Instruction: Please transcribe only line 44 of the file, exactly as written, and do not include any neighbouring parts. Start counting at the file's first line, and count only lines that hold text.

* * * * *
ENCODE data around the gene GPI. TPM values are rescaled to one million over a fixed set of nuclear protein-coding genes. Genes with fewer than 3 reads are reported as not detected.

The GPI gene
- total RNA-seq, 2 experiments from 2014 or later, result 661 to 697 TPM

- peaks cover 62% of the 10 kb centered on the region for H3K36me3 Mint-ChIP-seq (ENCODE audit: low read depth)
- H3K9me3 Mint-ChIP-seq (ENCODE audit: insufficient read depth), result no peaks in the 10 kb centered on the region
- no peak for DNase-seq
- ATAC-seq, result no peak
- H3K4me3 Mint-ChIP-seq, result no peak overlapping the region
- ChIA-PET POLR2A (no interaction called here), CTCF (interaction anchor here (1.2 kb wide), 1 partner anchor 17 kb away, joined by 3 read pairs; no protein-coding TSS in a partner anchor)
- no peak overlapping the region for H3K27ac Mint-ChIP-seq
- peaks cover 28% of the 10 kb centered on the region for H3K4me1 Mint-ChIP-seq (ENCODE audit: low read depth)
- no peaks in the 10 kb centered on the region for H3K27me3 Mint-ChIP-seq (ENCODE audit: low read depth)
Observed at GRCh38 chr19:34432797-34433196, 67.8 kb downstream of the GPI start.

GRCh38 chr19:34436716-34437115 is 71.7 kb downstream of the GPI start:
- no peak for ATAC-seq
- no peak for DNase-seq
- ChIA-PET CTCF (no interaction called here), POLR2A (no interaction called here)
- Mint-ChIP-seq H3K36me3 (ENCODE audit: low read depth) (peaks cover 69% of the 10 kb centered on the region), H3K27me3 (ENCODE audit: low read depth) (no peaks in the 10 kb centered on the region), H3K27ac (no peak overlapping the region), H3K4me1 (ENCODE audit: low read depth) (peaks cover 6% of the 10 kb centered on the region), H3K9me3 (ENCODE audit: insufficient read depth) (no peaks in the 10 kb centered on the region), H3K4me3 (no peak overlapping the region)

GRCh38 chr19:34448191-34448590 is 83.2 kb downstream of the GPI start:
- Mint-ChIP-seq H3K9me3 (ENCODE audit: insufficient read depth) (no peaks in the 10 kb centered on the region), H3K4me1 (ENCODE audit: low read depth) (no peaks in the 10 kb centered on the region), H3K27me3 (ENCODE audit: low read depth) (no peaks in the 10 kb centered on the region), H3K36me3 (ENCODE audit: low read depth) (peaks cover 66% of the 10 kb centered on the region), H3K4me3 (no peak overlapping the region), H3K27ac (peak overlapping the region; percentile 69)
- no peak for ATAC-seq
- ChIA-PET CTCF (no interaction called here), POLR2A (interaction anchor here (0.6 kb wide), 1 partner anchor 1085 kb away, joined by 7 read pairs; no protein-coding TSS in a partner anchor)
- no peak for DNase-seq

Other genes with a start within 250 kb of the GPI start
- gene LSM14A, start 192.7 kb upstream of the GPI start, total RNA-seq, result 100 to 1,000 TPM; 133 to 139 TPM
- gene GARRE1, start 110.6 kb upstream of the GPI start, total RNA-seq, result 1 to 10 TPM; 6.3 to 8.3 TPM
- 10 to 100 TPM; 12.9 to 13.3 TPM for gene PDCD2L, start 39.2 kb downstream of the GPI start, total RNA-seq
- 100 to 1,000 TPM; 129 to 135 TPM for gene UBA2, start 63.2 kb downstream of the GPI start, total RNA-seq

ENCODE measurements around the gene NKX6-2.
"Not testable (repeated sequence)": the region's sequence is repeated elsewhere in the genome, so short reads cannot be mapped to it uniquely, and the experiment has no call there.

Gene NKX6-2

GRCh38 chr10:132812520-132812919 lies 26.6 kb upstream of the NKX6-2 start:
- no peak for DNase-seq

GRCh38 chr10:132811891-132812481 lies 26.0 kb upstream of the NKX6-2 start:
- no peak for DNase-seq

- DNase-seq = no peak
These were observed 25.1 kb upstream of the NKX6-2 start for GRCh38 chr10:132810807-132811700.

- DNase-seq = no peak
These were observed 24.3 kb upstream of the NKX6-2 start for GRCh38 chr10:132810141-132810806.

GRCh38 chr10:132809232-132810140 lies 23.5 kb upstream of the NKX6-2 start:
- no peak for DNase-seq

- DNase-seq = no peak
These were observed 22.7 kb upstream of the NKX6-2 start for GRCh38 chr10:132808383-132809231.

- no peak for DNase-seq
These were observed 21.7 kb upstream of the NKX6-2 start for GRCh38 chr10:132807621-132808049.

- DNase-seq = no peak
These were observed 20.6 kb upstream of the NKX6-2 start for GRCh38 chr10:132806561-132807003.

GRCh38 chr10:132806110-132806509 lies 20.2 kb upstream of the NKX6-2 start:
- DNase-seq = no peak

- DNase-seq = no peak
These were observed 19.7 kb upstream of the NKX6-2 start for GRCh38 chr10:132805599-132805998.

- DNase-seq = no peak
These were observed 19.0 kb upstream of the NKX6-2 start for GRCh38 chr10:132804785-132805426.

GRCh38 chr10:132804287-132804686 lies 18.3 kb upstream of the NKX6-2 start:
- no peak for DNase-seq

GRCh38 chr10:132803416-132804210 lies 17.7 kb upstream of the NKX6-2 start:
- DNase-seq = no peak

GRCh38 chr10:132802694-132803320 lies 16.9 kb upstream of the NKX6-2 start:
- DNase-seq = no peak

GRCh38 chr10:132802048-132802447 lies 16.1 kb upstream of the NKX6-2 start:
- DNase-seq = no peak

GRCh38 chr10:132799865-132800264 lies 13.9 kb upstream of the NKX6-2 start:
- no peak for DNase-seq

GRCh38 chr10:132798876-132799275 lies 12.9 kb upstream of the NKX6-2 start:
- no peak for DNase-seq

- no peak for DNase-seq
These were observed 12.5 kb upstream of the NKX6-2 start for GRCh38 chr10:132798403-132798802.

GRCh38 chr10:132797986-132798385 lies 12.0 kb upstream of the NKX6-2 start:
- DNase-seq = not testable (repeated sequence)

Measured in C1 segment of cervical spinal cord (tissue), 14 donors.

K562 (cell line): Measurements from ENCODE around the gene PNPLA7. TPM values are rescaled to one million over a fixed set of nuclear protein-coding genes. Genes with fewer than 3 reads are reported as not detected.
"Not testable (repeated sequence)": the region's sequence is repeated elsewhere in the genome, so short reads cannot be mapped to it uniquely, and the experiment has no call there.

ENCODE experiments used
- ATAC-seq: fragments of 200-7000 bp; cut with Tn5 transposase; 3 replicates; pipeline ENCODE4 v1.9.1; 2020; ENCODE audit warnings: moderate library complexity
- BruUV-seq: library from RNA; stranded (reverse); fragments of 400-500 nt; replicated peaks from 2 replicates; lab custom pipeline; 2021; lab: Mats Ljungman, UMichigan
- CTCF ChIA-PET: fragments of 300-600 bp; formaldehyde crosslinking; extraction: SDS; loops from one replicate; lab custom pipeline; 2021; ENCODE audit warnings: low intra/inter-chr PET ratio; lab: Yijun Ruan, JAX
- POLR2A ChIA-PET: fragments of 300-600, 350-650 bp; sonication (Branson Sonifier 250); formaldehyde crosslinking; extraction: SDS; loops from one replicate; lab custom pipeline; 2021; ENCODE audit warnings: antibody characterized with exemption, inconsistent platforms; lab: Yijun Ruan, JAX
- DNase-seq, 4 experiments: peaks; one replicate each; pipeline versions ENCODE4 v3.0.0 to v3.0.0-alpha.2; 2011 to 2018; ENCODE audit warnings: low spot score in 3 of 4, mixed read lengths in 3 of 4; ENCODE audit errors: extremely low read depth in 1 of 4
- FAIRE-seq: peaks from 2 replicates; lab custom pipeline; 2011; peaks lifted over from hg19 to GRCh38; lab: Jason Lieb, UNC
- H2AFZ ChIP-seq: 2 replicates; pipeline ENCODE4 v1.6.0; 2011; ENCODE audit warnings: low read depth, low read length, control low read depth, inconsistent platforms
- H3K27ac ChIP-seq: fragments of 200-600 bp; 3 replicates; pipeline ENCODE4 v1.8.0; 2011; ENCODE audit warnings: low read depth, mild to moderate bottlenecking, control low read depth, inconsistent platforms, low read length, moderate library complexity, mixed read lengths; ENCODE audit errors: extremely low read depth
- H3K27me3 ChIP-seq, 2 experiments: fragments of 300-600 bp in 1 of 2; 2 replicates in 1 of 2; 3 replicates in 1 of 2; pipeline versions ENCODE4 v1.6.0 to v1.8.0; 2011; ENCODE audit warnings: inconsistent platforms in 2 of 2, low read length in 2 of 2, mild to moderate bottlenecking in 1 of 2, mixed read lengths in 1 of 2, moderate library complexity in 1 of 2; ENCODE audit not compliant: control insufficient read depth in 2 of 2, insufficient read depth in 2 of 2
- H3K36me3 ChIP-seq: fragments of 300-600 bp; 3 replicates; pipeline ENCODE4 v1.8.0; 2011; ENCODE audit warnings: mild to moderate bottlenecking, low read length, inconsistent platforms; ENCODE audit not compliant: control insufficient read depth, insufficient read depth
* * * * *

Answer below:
- no peak for DNase-seq